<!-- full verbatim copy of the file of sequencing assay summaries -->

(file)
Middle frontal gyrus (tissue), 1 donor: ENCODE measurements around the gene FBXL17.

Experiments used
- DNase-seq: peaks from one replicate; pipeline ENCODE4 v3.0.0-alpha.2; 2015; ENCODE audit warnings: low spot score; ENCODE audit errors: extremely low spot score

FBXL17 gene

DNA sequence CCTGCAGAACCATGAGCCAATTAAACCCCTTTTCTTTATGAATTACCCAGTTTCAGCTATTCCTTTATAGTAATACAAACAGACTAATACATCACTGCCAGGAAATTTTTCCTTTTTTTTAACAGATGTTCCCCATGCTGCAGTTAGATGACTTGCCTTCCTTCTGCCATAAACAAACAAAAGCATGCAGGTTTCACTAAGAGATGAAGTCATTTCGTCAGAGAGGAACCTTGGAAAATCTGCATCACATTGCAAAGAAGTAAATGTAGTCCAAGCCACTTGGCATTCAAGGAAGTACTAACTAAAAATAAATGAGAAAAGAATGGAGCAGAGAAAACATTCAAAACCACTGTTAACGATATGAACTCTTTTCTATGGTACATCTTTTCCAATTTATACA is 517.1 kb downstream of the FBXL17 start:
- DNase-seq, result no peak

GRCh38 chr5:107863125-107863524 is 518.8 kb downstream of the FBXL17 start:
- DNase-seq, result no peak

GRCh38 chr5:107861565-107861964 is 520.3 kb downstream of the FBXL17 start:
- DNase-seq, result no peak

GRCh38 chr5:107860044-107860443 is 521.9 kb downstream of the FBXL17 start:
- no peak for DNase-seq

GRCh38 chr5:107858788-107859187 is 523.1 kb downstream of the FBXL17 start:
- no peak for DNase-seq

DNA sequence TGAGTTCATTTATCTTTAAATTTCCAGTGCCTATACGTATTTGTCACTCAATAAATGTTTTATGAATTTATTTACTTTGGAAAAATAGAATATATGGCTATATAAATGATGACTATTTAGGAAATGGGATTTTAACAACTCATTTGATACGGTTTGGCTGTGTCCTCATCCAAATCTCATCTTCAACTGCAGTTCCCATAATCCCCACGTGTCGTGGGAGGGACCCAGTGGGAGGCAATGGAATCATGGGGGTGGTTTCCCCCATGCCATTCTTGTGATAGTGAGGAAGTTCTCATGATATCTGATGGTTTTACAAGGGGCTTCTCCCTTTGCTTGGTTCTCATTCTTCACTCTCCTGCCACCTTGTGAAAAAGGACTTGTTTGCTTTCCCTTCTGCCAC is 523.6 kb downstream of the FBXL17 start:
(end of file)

Middle frontal gyrus (tissue), 1 donor: ENCODE measurements around the gene FBXL17.

Experiments used
- DNase-seq: peaks from one replicate; pipeline ENCODE4 v3.0.0-alpha.2; 2015; ENCODE audit warnings: low spot score; ENCODE audit errors: extremely low spot score

FBXL17 gene

DNA sequence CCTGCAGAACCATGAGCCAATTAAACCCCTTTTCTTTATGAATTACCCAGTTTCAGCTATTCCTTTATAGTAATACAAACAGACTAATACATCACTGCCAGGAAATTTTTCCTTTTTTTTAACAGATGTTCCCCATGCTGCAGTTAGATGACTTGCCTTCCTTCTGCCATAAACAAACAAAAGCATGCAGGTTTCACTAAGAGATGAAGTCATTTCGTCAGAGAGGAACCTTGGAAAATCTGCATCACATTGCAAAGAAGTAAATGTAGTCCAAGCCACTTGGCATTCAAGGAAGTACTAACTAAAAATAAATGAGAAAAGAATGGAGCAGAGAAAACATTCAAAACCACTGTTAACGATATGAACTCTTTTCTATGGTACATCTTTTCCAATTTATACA is 517.1 kb downstream of the FBXL17 start:
- DNase-seq, result no peak

GRCh38 chr5:107863125-107863524 is 518.8 kb downstream of the FBXL17 start:
- DNase-seq, result no peak

GRCh38 chr5:107861565-107861964 is 520.3 kb downstream of the FBXL17 start:
- DNase-seq, result no peak

GRCh38 chr5:107860044-107860443 is 521.9 kb downstream of the FBXL17 start:
- no peak for DNase-seq

GRCh38 chr5:107858788-107859187 is 523.1 kb downstream of the FBXL17 start:
- no peak for DNase-seq

DNA sequence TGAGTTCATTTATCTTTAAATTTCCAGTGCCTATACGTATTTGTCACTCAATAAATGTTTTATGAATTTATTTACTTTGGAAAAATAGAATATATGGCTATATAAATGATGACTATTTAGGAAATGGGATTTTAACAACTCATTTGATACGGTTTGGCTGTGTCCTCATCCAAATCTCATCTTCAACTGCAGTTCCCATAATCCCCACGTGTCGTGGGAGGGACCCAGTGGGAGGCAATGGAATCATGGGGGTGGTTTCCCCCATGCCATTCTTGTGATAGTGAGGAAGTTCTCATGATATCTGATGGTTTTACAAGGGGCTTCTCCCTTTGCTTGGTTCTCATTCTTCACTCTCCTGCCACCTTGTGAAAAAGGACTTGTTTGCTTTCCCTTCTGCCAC is 523.6 kb downstream of the FBXL17 start: